This career in data science is ideal for those with previous degrees or coursework in public health. Infectious disease analysts often collaborate with medical practitioners and researchers to leverage expertise. Employers for this data science career path include hospital groups, government agencies, and pharmaceutical companies.

Meteorological Data Scientist

Weather forecasting is a difficult science because of the constant changes in weather patterns. Current meteorological data can lead to reasonably accurate short-term forecasts; in fact, the National Oceanic and Atmospheric Administration (NOAA) projected an 80% accuracy rate for seven-day forecasts. 

The deluge of data produced by weather stations and observers can always be harnessed for more accurate forecasts. Data experts interested in the challenge of weather forecasting find opportunities in this data science career path.

Typical employers for meteorological data scientists include news organizations, universities, and government agencies. Meteorological data scientists design models for projecting weather events like snow storms and hurricanes based on localized data. They can also create systems from the following components for more accurate data collection:

  • Anemometer for wind speed and direction
  • Barometers for air pressure
  • Fixed and portable Doppler radar systems for the motion of precipitation

Sports Data Analyst

Sports teams and leagues across the world generate tremendous amounts of data. The difference between a win and a loss can rest on a single moment of peak performance. Sports data analysts or performance analysts turn data into recommendations for future improvements.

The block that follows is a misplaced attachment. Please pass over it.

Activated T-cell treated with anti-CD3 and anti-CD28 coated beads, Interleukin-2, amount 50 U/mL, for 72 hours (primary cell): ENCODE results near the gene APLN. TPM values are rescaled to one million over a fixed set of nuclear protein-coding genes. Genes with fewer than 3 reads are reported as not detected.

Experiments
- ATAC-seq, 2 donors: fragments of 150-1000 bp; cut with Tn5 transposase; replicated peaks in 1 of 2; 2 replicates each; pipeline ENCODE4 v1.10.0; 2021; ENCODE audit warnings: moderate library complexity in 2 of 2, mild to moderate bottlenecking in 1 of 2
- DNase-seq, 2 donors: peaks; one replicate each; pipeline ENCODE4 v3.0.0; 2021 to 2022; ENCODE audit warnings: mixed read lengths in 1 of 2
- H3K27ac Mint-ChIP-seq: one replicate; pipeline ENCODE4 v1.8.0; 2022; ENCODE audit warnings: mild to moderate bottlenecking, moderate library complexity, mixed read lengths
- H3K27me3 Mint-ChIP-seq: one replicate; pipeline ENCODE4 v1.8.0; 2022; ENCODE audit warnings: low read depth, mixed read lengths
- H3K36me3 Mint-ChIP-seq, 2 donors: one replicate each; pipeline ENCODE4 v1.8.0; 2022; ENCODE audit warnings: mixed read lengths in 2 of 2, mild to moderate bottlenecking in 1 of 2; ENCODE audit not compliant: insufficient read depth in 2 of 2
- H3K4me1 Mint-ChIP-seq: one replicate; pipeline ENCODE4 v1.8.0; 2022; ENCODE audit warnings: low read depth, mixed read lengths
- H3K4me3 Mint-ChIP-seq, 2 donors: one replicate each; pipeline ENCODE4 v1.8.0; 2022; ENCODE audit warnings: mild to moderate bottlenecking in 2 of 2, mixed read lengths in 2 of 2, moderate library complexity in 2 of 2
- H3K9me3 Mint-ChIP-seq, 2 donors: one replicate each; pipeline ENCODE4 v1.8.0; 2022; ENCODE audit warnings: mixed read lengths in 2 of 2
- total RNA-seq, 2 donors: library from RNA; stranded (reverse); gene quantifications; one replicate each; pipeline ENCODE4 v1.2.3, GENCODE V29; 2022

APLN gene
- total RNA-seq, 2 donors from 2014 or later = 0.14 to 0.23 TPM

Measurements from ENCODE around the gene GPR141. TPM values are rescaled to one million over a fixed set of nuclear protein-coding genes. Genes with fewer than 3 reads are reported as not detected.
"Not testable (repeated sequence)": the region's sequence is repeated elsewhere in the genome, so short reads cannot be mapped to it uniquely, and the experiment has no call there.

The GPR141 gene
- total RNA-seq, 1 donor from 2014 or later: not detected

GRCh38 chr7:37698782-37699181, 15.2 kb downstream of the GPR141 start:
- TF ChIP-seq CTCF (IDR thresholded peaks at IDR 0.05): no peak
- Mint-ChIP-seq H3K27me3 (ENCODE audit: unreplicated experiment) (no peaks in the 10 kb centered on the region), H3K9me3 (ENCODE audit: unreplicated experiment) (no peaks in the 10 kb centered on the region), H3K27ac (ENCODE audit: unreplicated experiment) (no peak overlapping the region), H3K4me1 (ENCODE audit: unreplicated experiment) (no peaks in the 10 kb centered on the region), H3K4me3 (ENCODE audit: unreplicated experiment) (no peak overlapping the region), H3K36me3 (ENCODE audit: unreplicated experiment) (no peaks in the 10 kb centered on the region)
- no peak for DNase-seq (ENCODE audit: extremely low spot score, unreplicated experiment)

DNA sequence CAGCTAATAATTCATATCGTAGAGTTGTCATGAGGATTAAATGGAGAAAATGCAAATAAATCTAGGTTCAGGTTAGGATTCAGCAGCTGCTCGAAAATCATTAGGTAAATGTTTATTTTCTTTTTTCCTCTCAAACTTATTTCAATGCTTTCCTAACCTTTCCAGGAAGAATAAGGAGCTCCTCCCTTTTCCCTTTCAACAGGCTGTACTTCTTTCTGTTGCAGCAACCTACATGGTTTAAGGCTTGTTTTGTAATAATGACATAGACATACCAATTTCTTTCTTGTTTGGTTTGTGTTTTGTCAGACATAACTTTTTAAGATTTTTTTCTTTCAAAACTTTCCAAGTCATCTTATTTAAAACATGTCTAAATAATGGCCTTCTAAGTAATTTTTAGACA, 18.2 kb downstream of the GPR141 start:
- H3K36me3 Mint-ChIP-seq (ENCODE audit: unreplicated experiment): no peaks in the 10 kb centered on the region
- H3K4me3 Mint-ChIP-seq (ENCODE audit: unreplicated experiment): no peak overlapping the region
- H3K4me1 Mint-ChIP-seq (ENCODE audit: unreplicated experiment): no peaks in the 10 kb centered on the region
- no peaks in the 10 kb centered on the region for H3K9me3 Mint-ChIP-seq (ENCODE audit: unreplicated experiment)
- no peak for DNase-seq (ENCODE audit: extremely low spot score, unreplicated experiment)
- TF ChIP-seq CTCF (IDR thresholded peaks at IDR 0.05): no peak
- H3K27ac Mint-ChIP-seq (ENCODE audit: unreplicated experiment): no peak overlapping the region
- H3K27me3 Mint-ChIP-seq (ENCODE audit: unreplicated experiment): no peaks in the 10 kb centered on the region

Data scientists in the sports world analyze game statistics for trends in playing and coaching performances. The increased use of GPS vests and wearables allows for real-time evaluations of player health. Teams also rely on sports data analysts to identify players undervalued by competitors in free agency and amateur drafts.

The influence of sports data analysts has shown up on the field and the training field. NFL teams attempted more than double the fourth-down conversions in Week 1 of the 2021 season than in Week 1 of the 2018 season. Thomas Adams, a performance analyst with English football club Ipswich Town, described the impact of his work on player training:

"There was a period where we were noticing a lack of sprint distance and number of sprints in the players' data. This was resulting in training sessions recording a low intensity on our reports. When it was questioned by the coaches why the intensity was a low percentage, we advised that the players needed to record more sprint distance to increase it to better replicate a match scenario."